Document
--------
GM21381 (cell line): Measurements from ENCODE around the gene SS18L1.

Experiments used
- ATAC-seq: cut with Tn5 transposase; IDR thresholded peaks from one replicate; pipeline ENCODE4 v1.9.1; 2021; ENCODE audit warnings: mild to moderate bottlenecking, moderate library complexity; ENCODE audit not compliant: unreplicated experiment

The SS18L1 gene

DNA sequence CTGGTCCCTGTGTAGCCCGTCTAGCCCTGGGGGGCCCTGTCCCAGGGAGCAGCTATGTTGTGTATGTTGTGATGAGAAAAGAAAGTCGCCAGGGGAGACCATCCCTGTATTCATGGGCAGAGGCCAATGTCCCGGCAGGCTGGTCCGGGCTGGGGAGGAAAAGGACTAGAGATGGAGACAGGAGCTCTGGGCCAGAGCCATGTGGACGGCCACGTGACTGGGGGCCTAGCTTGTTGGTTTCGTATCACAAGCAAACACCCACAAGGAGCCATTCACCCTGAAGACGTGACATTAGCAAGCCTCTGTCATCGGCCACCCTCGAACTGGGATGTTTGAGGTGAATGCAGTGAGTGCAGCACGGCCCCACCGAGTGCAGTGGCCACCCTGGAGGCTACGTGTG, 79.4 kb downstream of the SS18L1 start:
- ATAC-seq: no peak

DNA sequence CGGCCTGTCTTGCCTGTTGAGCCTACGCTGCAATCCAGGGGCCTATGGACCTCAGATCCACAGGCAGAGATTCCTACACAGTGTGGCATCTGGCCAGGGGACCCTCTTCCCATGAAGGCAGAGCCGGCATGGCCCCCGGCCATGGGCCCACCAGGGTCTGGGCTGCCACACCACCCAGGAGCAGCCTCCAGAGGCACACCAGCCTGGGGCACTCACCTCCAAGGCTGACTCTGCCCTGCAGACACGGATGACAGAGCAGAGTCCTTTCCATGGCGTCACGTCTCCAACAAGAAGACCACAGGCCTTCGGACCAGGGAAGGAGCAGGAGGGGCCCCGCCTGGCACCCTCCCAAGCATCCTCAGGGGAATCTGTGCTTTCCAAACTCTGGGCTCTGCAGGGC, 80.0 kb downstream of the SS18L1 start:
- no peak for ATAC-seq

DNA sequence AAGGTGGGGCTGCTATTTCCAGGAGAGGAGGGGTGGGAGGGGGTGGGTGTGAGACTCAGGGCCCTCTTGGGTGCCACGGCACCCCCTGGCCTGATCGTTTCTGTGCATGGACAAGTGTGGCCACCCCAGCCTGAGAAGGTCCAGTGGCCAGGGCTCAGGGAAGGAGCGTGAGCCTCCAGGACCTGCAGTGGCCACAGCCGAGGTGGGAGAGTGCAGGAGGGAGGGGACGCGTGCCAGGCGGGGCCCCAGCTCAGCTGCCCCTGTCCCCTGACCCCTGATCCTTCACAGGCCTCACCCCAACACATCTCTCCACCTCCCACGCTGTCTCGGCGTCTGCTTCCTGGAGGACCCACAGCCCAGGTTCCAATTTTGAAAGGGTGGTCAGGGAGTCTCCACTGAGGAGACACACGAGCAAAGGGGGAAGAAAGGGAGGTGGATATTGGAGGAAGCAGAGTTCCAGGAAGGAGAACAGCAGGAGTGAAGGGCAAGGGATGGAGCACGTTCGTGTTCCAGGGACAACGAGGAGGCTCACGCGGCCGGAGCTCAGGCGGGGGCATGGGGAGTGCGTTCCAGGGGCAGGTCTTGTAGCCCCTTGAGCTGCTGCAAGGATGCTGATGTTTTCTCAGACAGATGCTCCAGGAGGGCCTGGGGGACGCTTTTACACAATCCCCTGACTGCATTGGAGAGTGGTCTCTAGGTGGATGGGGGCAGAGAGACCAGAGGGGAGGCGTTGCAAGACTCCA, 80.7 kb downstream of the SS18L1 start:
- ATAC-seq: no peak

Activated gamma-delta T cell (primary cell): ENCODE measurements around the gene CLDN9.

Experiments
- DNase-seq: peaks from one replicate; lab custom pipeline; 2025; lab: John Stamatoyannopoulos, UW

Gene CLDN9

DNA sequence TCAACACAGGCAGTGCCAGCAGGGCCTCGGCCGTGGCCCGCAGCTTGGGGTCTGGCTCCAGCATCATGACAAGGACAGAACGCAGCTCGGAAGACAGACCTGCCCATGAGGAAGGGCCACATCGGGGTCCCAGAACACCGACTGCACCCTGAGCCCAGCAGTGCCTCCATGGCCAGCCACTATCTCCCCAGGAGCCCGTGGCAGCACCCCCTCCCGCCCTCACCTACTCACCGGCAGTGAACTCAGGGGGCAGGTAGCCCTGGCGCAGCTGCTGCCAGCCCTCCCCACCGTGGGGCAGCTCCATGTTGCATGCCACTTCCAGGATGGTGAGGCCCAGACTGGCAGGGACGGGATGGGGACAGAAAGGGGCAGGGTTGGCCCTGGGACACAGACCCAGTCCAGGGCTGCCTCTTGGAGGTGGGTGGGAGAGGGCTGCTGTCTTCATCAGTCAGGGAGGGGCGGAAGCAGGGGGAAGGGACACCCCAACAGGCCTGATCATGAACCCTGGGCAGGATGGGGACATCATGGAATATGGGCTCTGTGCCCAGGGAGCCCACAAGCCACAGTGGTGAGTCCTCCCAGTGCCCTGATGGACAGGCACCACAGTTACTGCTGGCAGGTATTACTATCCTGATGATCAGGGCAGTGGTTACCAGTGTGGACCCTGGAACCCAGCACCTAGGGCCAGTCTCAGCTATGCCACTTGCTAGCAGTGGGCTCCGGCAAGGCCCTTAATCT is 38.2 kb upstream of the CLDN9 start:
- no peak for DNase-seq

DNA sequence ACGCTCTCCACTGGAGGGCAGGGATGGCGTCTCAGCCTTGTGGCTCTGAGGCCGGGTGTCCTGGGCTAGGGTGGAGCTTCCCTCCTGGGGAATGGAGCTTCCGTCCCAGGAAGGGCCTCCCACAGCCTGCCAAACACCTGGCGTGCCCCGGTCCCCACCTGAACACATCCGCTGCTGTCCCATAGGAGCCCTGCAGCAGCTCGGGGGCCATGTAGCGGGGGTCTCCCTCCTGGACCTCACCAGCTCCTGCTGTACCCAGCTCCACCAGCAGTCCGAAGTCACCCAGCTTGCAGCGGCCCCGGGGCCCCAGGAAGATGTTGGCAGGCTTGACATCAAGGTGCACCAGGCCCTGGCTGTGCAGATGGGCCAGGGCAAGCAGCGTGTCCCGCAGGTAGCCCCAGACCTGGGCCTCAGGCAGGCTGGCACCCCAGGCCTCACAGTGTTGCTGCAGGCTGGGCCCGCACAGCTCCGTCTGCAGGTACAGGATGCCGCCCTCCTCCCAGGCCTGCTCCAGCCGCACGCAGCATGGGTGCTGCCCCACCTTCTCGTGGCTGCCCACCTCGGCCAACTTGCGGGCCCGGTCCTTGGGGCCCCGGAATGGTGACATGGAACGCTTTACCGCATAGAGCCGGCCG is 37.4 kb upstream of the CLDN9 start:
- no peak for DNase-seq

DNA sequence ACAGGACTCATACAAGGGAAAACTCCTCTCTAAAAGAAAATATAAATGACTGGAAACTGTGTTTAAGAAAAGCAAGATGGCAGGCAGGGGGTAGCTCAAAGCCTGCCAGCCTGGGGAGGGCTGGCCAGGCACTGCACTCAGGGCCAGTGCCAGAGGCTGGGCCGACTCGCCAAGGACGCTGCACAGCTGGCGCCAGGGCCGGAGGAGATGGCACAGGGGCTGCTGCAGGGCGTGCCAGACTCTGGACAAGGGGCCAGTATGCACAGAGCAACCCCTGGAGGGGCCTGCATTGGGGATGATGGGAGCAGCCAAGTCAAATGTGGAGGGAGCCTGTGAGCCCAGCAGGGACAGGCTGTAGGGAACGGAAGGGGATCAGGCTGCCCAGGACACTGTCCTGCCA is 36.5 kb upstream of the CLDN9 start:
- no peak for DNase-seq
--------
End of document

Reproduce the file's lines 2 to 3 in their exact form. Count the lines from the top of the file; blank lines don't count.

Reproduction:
Experiments used
- ATAC-seq: cut with Tn5 transposase; IDR thresholded peaks from one replicate; pipeline ENCODE4 v1.9.1; 2021; ENCODE audit warnings: mild to moderate bottlenecking, moderate library complexity; ENCODE audit not compliant: unreplicated experiment